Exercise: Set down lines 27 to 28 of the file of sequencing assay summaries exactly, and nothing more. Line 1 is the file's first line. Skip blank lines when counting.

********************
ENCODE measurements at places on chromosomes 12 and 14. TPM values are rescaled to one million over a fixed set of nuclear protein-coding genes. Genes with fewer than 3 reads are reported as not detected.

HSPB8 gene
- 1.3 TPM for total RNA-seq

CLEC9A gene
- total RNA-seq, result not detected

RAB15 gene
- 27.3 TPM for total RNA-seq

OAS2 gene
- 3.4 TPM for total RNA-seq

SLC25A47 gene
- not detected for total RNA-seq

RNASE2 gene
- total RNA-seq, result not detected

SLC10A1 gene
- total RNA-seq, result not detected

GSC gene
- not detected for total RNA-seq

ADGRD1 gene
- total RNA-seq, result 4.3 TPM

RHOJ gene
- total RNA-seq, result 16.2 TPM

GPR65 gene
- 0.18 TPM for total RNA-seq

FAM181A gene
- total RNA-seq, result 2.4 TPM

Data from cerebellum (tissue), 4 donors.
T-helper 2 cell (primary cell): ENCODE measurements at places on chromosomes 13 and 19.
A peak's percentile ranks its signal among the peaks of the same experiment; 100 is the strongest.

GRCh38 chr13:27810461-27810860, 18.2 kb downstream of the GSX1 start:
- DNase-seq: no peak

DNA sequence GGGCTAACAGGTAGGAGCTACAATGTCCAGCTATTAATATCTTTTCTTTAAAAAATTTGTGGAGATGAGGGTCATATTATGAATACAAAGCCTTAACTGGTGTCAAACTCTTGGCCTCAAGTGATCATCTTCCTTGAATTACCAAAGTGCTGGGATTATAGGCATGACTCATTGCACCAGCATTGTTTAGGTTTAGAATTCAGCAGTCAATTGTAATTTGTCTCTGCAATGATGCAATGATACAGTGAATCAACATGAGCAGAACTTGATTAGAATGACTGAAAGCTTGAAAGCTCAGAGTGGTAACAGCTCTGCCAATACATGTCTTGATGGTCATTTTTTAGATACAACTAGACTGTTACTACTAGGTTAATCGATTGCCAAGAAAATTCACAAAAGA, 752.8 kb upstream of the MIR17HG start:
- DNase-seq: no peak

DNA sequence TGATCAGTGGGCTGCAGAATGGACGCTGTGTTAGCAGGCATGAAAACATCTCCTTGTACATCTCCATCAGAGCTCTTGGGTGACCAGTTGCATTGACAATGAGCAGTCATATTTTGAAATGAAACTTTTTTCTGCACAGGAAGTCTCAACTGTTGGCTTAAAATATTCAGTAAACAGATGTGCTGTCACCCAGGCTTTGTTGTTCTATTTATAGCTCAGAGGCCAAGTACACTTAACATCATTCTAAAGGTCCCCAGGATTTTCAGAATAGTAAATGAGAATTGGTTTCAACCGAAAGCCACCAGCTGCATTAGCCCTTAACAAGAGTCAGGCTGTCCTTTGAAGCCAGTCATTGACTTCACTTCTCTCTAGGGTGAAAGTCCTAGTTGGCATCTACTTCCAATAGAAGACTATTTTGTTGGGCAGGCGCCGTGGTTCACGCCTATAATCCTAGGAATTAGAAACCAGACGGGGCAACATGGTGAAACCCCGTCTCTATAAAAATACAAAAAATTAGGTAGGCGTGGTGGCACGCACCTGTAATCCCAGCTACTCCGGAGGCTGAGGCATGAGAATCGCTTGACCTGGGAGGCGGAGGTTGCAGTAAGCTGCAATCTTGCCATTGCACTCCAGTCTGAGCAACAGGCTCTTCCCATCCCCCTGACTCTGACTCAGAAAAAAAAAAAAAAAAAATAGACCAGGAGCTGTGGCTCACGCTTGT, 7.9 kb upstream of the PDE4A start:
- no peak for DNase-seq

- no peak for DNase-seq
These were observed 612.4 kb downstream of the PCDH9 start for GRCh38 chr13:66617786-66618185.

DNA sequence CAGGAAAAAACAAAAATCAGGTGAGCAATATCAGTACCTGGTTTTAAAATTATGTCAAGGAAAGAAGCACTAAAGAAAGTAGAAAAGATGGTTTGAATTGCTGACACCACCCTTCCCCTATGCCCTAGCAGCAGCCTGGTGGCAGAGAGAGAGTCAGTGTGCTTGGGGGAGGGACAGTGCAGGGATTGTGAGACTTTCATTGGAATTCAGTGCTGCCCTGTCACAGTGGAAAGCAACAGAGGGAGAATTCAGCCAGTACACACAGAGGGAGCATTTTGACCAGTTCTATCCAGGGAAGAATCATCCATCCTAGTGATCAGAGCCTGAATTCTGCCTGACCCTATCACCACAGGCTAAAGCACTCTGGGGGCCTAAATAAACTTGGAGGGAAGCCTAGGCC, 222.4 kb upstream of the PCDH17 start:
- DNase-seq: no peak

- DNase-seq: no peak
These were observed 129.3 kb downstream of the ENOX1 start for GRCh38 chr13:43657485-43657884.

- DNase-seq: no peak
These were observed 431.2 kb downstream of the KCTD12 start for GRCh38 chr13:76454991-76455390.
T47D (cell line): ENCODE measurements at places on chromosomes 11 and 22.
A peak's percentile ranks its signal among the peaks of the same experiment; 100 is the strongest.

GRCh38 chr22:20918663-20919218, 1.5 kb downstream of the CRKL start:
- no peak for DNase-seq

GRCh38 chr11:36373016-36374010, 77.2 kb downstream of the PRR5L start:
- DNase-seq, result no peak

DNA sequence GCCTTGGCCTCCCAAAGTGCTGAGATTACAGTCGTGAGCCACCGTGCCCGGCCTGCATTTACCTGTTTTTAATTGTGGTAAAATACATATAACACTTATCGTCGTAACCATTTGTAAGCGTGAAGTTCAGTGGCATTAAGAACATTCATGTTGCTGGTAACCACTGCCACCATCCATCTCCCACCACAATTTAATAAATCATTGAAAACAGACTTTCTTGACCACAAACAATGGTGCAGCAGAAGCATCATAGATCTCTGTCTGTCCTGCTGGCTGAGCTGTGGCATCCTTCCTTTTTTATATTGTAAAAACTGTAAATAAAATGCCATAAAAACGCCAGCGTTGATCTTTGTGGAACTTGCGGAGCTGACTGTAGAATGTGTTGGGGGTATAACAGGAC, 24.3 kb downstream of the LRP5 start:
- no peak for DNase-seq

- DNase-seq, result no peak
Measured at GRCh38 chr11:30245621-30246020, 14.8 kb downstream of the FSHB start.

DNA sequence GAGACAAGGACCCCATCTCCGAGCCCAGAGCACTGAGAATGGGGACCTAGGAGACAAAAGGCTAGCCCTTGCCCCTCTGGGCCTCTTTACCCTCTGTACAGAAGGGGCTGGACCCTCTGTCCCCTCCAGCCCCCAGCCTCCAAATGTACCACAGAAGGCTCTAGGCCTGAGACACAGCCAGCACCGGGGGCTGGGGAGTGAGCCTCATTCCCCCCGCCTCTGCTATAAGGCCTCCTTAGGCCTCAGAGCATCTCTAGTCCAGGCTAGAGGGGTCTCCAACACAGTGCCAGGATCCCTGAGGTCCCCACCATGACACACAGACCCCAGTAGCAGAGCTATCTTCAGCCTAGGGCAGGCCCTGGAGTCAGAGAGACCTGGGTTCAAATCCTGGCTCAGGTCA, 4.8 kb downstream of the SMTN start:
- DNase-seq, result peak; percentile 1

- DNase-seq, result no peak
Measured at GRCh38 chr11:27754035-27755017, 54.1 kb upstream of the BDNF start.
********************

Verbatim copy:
T-helper 2 cell (primary cell): ENCODE measurements at places on chromosomes 13 and 19.
A peak's percentile ranks its signal among the peaks of the same experiment; 100 is the strongest.